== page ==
These include the Israeli-Arabs, more than half of whom live below the poverty line. The other economically marginalised communities, which include immigrants from Ethiopia and the former Soviet Union, remain fence-sitters. Consequently, the protests have acquired a dominantly Ashkenazi flavour, imparted by the mainly liberal and secular Jewish immigrants, who trace their origins to western Europe.
The protesters' next big moment is arriving later this month, when a government-appointed committee on socioeconomic change will present its report. The government had appointed the panel, led by Manuel Trajtenberg, professor of economics at Tel Aviv University, to recommend meaningful changes in the wake of the protests. The organisers of the protests have so far not adopted a unified stance towards the Trajtenberg committee. Ms. Leef and several other members of the movement's informal leadership maintain that the panel is irrelevant. However, Itzik Shmuli, another heavyweight organiser and chairman of Israel's National Student Union, is in favour of selective cooperation. Writing in the Guardian, Mr. Shmuli observed: “We will uphold the combination of protest and constructive dialogue so as to shape the recommendations of the committee appointed by the Prime Minister. We are preparing ourselves for a prolonged struggle, which requires our consistent involvement in the public debate and beyond.”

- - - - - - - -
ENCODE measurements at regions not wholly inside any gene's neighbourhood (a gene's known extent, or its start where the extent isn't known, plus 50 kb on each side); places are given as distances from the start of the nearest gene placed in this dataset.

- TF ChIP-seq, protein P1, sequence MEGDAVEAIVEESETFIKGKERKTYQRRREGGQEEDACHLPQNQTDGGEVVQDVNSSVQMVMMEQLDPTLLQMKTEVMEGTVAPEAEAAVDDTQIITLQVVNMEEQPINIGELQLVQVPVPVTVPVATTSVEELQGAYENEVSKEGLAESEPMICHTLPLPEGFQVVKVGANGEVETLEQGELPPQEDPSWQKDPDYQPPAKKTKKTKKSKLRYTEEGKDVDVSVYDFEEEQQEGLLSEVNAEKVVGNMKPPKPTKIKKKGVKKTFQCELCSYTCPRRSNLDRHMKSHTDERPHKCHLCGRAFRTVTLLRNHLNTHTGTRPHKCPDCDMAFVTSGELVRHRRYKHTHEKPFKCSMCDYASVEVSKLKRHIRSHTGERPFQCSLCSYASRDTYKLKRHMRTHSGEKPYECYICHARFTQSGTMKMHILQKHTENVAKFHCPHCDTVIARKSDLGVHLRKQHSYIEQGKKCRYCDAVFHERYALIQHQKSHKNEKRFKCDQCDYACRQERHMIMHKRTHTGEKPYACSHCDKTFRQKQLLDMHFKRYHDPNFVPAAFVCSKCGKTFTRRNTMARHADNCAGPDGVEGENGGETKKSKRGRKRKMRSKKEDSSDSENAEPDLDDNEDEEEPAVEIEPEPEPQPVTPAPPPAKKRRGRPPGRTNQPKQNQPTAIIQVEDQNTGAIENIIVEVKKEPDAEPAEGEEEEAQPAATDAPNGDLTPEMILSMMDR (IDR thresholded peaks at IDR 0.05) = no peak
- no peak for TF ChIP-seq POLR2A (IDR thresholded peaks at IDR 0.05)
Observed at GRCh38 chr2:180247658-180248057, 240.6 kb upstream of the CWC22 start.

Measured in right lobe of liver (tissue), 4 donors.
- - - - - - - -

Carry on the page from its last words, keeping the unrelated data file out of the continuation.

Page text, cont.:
Whatever be the differences in tactics, the success of the movement, which in the words of Mr. Shmuli is meant to define “a new vision and a new social contract” can be achieved only through unity based on a common agenda, irrespective of the natural ideological differences among the various streams of participants that are bound to exist. Hopefully, the architects of the movement will also work on the presumption that middle-class bonding apart, their protests will yield tangible benefits only after the country's marginalised workers are also mobilised and are fully drawn into the social mainstream in order to play a constructive role.